20 years ago today a popular Russian rock singer Victor Tsoi died in a car accident.
20 years ago his songs spoke to us.
20 years ago we raised our arms and yelled “We Are Waiting for Changes” together with him.
20 years ago his songs sounded like a war cry.
20 years later it’s still the most played CD that I own.
We want changes!
It’s the demand of our hearts.
We want changes!
It’s the demand of our eyes.
In our laughter, in our tears, and the pulse in our veins.
We want changes!
Being my own awesome tipster I took this picture of the billboard recently placed around 17th and Jefferson facing the southbound traffic on the I-35.
Not only this billboard is in direct view of the few coveted Kansas City visitors who are probably attending one of the “bored meetings”; Mayor Funky himself can probably see it from his vantage point high atop the City Hall. City of Rogers, AR is poaching guests straight from the Funk’s Front Porch.
It’s not unusual to see signs like this on the highways but they are mostly located in the middle of nowhere so a person may be convinced to visit a city down the road. But as any tipster with a map knows – Rogers is not on I-35; in fact I-35 doesn’t even pass through Arkansas.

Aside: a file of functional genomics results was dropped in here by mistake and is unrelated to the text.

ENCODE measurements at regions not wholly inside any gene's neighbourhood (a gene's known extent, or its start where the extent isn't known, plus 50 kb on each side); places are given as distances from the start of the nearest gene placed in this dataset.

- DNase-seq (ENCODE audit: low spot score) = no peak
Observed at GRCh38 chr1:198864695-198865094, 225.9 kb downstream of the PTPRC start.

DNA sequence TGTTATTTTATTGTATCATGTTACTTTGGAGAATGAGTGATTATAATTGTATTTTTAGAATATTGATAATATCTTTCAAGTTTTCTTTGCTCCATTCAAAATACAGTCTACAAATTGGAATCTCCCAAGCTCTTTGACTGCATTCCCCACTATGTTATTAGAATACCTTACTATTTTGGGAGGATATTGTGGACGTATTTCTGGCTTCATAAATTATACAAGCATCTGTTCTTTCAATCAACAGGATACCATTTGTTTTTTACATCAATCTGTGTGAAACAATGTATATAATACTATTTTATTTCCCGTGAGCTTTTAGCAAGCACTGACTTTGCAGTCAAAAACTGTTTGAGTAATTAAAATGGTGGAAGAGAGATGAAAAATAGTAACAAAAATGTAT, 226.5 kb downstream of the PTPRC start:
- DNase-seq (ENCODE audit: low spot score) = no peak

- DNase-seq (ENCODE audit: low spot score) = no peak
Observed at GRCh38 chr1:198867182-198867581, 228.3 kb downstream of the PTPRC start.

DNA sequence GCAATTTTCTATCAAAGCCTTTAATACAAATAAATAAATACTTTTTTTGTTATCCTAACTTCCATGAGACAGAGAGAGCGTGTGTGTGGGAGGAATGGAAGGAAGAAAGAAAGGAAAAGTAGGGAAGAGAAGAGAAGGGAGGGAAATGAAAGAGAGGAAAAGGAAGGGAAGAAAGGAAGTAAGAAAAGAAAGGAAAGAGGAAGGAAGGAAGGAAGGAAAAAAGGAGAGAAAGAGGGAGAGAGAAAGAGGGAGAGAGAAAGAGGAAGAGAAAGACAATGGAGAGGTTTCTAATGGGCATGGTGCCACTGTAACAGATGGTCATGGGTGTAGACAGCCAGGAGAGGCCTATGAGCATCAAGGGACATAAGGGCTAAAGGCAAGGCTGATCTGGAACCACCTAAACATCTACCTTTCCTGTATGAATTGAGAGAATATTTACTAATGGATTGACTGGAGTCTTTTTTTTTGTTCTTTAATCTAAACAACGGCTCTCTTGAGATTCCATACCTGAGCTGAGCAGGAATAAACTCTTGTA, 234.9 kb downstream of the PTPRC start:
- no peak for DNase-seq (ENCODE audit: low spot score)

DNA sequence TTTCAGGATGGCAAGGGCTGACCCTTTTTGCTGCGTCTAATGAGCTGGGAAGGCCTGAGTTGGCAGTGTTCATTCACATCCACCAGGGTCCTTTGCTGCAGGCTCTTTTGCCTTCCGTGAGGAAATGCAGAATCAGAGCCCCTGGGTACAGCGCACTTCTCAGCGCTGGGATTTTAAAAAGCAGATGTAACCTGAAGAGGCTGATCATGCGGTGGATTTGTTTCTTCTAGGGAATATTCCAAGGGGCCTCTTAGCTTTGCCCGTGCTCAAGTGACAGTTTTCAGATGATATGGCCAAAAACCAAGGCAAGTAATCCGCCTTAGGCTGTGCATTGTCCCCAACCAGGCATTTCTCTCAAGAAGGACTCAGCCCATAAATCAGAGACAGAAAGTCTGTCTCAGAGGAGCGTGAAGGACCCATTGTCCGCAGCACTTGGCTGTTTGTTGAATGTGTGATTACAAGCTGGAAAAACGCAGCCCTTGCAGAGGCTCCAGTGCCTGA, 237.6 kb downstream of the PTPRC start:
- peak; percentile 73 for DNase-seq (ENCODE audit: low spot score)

The fact that this billboard wasn’t burned down to the ground by the few remaining employees of the Kansas City Convention and Visitor Bureau shows a complete ineffectiveness of the Funky Administration and is probably somehow racist, but I am still working on this part.
Visit Rogers, it’s only 218 miles away on a different highway!
I had to double-check the title to make sure that the word “old-timey” doesn’t have any dirty meaning known only to Chimpo. Seems like I am safe for now but you can’t be too sure with him.
Long time ago, before the word “mail” got itself attached to the letter “e”, people wrote letters and exchanged postcards. Even I was in on the pen pal craze writing a couple of letters in broken English to some unfortunate American girl from Minnesota who wasted her parents’ money on a trip to the Soviet Union. Nowadays the post office is dying a slow death surviving only by delivering junk mail and bills. The email is faster, easer, more convenient and free, but one thing that’s being lost is the appreciation of the distances it travels making our world seem smaller and without borders. When an old card or a letter traveled for weeks crossing many countries and continents , it was an event to open a mailbox to find something touched by your friend or a relative and then be every mail person on the way. Email arrives instantly and no one touches it except the government’s supercomputer which makes sure you are not an evildoer. Many Americans grow up to think that the world looks like this. Many studies have been done to show that Americans can’t find other countries and even their own states on the map even if threatened with waterboarding. I always hated geography myself but I can still point out most countries on the map and even the majority of American states, except the little ones in the East, but they don’t count anyway.